As Welcome Week’s festivities come to a close this week, students around the country of every academic stripe are facing the same sobering experience: buying textbooks.
This year, in Ann Arbor, one campus landmark is nothing but an empty storefront.
For 29 years, Shaman Drum Bookshop, known for its selection of specialty English and history texts, had been a staple for students purchasing books for class and for leisure.
On June 30, Shaman Drum fell victim to a changing sales enviroment in the textbook industry, brought on primarily by the Internet, that has hurt independent bookstores across the country.
With Shaman Drum leaving the campus textbook market, other bookstores have been left to pick up the slack.
Michigan Book and Supply added an entire wall of English books that had not been sold there in previous years. Evan Lee, an employee, said Shaman Drum’s closing was the reason behind the addition of new inventory.
Many of the books Shaman Drum typically carried were for obscure and advanced courses. Often, professors for these courses would only give their book lists to Shaman Drum. As a result of the surge in orders of these types of books from professors, Michigan Book and Supply ran out of plastic sleeves used to hold the cards that identify books for specific courses.
However, not all professors chose to continue ordering books through local stores.
“Quite a few more students have come in asking for books that were not ordered,” Lee said. The students “were told (by their professors) they could be ordered online.”
This trend has become more common in recent years, with the increasing tendency of professors to post textbook requirements early on CTools, Wolverine Access and the UBook program offered by the Univeristy.
Additionally, students often look online or to their peers for lower prices even before they return to Ann Arbor in the fall.
Shaman Drum owner Karl Pohrt contends that these developments contributed to his store’s downfall.
“My sense was it was decided to put everything online to make it easier for students,” Pohrt said. He also said he understood “the idea that it was going to make buying textbooks cheaper.”
Business sophomore Sara Jablow said Shaman Drum was useful for finding specialty and humanities books, but she ultimately avoided the store because of its high prices.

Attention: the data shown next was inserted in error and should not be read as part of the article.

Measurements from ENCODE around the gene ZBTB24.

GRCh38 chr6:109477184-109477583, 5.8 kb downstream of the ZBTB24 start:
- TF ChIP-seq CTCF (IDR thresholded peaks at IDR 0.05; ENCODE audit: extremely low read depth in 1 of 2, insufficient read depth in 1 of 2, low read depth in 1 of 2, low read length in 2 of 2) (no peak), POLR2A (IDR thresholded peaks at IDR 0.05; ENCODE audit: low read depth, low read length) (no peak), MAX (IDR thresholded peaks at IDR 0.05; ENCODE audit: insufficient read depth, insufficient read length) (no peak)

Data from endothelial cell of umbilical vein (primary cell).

“Now people just have to buy their books online,” she said. “Which is still easy and usually cheaper anyway.”
But despite the wide availability of books online, many students still prefer to purchase their books at a store where they know they are guaranteed to find the right edition and text.
“It’s tough to get the right books when there are a lot of editions of the same one online,” LSA sophomore Nicole Simovski said. “Plus buying the books at a store like Shaman Drum was much easier than spending a ton of time scouring the Internet and hoping the book I ordered was in good shape.”
Due to increasing complaints about the financial burden textbooks place on students, some faculty like Ray McDaniel, an English lecturer, have opted to use only materials that can be accessed by the faculty and students for free.
“I no longer use textbooks of any kind in any of my classes,” said McDaniel. “My students reported the financial burden as unbearable. I now only use materials that are either in the public domain or held in creative commons.”
McDaniel’s attitude signifies not only a change in the textbook environment on campus, but also demonstrates the very behavior that Pohrt said contributed to Shaman Drum’s demise.
Pohrt said the loss of Shaman Drum’s textbook sales, as well as the store’s other offerings, will have a negative impact on campus. He said the community will also miss the author readings and workshops it once hosted and the artsy flare the shop provided on State Street.
“I argued that it was good to have a store like that because it made it a more vibrant and intellectual community in Ann Arbor.”
In the wake of Shaman Drum’s closing, Pohrt uses the bookstore’s website to urge the community to support other independent bookshops in Ann Arbor, like Crazy Wisdom and Vault of Midnight, in light of the troubles independent bookstores are facing.
Because they were not involved in the textbook industry, these other local businesses have not faced the same problems that doomed Shaman Drum.
In an effort to keep Shaman Drum’s presence on campus, Pohrt applied for nonprofit status with the IRS in March 2008, planning to re-brand the business as the Great Lakes Literary Arts Center. With the nonprofit status, he would have been eligible for government grants and tax-deductible donations.
He was granted the nonprofit status, but the business went under before he could follow through with his original goals. However, his statement on the shop’s website indicates that he still intends to pursue the Arts Center but as a separate venture.